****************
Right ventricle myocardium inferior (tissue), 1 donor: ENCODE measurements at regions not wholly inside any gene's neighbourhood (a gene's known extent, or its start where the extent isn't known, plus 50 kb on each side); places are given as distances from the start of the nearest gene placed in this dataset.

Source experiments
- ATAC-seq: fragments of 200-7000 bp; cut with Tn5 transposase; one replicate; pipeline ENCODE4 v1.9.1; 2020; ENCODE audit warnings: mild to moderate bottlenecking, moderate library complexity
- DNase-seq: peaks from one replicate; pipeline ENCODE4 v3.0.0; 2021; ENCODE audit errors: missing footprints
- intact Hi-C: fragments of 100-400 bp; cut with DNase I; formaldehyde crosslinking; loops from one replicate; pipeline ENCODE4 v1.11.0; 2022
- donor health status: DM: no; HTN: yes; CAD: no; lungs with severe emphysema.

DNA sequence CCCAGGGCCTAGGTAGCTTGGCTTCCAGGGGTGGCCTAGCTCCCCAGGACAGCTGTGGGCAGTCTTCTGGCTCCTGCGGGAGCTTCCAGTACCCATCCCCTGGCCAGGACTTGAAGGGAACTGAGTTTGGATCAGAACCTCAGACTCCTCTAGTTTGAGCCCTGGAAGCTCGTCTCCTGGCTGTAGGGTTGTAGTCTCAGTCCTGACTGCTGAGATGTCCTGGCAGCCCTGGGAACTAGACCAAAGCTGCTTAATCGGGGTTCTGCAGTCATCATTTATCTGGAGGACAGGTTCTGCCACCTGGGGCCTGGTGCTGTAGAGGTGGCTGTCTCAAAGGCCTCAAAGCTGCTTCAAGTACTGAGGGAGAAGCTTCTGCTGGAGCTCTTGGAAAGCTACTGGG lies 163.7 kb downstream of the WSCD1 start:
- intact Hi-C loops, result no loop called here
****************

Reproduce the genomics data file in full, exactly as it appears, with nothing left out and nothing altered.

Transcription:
Right ventricle myocardium inferior (tissue), 1 donor: ENCODE measurements at regions not wholly inside any gene's neighbourhood (a gene's known extent, or its start where the extent isn't known, plus 50 kb on each side); places are given as distances from the start of the nearest gene placed in this dataset.

Source experiments
- ATAC-seq: fragments of 200-7000 bp; cut with Tn5 transposase; one replicate; pipeline ENCODE4 v1.9.1; 2020; ENCODE audit warnings: mild to moderate bottlenecking, moderate library complexity
- DNase-seq: peaks from one replicate; pipeline ENCODE4 v3.0.0; 2021; ENCODE audit errors: missing footprints
- intact Hi-C: fragments of 100-400 bp; cut with DNase I; formaldehyde crosslinking; loops from one replicate; pipeline ENCODE4 v1.11.0; 2022
- donor health status: DM: no; HTN: yes; CAD: no; lungs with severe emphysema.

DNA sequence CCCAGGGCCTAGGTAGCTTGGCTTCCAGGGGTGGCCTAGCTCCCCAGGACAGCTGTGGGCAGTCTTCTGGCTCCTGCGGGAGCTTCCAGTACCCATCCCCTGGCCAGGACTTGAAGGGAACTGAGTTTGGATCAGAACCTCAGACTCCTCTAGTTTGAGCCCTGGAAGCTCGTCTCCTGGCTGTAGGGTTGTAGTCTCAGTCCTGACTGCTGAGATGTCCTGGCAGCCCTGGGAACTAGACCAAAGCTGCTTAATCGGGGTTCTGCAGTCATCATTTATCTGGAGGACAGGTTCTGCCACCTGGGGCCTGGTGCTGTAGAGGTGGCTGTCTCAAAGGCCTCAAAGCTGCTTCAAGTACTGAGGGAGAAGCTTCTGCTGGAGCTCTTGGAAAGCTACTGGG lies 163.7 kb downstream of the WSCD1 start:
- intact Hi-C loops, result no loop called here